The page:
The book drags a bit in the middle. The real problem I had was with the ending. Firstly, the hero is oh-so-conveniently the lost grandson of the mean cousin who has succeeded Edwina's father. Secondly, it is oh-so-easy for this Duke to name Mick as his heir, and assume that it will be easy for Mick to prove his claim. [Such a claim would usually drag on for years, with the Tichborne case being one example. And there, the claimant had inside help from a member of the family. Same here, except that Edwina supposedly has no big desire to be a duchess, or does she?].
While I enjoyed the first half of this book (even swallowing the various incongruities initially), I cannot say that I was happy with the ending. While I love a happy ending, I also want the ending to be realistic. It is curious, though, that I was willing to accept that the hero in A LONDON SEASON (Joan Wolf) was actually an earl's lost heir, but not so willing to believe the same of the hero of this book. Perhaps the difference lies in the circumstances - the hero of the former was discovered by his features and by the place of his birth and his mother's maiden name; there are no such details for THE PROPOSITION's hero to make this believable. Nor is it easy to believe that the law and polite society would look as kindly on Mick's claim. Alas, reality intrudes into my fairy tale visions of Edwina and Mick.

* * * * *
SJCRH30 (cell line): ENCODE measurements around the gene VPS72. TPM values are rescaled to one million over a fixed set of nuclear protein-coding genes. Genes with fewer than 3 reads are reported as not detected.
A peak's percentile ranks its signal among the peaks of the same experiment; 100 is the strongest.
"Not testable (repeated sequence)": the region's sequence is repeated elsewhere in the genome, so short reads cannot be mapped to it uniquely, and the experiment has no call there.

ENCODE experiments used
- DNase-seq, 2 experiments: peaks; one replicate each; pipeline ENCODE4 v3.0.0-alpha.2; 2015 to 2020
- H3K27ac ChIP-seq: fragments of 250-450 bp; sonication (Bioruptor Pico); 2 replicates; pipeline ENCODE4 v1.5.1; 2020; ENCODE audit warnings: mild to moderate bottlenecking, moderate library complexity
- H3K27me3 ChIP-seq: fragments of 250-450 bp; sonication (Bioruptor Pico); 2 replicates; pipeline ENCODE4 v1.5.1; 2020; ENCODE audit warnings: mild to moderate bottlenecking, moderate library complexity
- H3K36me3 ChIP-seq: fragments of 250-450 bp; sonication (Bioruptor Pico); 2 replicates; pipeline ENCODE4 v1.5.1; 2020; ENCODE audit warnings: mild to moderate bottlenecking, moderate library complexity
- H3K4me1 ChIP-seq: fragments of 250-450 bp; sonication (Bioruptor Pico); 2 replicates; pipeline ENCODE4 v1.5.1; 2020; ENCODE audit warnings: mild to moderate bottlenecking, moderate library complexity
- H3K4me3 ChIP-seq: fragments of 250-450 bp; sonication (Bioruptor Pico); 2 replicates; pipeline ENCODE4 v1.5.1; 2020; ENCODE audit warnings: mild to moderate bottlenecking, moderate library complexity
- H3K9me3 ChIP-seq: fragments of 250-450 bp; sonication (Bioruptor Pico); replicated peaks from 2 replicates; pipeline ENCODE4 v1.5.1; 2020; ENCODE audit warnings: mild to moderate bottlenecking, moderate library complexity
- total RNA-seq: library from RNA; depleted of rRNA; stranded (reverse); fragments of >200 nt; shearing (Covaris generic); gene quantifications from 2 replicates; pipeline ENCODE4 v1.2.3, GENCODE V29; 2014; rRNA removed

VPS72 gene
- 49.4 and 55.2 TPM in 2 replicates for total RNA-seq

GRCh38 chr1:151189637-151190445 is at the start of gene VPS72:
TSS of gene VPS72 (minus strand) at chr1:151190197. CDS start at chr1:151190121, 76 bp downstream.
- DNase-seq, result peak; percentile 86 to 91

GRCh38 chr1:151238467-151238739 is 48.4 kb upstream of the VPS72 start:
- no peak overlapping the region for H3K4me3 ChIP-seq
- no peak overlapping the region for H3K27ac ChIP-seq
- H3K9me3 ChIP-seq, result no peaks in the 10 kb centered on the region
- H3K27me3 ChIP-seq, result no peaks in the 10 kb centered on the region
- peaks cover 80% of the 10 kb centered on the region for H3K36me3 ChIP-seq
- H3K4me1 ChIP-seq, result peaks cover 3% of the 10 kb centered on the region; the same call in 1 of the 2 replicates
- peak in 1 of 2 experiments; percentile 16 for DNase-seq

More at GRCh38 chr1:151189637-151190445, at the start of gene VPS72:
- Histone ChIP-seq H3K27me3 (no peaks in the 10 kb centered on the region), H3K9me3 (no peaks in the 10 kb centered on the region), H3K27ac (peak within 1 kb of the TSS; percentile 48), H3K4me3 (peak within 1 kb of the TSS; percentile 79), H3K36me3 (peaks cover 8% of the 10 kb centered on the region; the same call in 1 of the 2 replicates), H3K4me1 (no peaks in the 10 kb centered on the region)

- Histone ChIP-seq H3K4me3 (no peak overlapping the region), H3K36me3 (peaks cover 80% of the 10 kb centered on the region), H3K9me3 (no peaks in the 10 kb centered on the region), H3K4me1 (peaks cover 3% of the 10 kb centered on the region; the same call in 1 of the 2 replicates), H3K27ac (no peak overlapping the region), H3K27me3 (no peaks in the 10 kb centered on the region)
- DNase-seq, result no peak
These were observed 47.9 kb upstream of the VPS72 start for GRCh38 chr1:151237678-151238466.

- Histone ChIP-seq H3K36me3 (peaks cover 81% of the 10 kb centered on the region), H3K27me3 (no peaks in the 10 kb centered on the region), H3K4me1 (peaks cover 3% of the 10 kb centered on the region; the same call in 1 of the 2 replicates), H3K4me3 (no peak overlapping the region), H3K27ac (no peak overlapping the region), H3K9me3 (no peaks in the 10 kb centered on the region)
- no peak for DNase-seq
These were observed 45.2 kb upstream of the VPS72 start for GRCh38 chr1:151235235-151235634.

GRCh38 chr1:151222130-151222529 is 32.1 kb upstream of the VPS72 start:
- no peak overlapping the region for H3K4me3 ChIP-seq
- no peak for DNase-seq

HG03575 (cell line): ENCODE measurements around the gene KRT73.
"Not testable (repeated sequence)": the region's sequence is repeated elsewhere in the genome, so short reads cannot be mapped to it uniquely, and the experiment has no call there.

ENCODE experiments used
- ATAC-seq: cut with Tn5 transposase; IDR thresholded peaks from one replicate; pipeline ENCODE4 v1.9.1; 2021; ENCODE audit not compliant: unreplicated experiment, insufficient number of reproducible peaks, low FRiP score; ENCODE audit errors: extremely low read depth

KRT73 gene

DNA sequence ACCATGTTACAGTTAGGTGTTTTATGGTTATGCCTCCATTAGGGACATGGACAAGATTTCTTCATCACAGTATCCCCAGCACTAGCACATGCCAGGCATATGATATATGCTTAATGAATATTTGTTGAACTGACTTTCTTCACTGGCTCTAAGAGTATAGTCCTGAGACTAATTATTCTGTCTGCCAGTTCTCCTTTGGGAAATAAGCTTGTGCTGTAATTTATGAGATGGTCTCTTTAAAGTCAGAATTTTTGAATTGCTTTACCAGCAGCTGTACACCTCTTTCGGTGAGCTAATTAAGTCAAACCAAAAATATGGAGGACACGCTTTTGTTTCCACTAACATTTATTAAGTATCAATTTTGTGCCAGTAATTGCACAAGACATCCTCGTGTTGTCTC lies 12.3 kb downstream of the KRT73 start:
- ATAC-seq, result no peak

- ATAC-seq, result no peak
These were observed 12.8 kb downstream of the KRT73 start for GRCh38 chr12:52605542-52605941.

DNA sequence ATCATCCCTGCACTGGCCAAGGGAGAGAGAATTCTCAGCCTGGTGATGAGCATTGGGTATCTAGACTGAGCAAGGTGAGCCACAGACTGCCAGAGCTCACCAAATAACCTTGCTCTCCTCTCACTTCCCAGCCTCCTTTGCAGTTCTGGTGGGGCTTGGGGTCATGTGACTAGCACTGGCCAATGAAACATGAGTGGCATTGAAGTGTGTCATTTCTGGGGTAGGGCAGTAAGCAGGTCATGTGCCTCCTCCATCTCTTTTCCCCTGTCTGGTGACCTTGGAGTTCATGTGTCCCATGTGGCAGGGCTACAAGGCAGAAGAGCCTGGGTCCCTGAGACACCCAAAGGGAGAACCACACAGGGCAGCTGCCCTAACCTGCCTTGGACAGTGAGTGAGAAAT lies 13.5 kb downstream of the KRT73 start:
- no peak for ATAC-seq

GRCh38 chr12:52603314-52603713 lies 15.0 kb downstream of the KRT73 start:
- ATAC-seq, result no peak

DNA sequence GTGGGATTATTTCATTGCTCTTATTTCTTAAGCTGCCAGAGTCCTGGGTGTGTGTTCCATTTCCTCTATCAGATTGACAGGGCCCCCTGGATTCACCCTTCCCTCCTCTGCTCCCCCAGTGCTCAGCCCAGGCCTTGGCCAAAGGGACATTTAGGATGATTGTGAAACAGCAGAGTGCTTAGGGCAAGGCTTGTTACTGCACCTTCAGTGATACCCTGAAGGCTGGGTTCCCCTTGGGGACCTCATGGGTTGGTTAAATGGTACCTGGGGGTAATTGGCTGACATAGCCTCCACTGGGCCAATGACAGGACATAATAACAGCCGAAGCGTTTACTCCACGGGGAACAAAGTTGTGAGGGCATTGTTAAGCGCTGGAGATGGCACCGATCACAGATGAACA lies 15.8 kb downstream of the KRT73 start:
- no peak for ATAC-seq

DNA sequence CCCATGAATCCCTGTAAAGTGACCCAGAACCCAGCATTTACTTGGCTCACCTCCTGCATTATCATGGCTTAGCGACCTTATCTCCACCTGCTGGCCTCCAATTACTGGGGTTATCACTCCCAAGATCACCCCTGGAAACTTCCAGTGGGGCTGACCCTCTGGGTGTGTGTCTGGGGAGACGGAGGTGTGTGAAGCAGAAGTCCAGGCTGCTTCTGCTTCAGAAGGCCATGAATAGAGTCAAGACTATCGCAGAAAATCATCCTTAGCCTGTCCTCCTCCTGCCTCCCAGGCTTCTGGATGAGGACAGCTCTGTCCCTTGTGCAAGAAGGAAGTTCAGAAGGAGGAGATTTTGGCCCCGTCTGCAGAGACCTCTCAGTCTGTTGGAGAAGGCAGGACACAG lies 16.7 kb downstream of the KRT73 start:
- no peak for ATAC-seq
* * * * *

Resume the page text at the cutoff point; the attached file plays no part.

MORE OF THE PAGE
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on January 5, 2000
Winnie the linguist, tries to correct the manners, elocution, of Mick the ratcatcher. Two brothers bid Winnie and Mick do this in time for an important ball, which is to be hosted by Winnie's cousin. Winnie doesn't like her cousin; and, she is thrilled with the thought of fooling him. Mick likes Winnie, and the possibility of earning a good deal of money.
I've been reading Ms. Ivory since she started writing as Judy Cuevas. I always like her books. And, to say that she has improved with each book, is something I would agree with. The first page, tells you that you're reading a "masterpiece". But, it's just not my kind of "masterpiece". And, I'll try to explain why....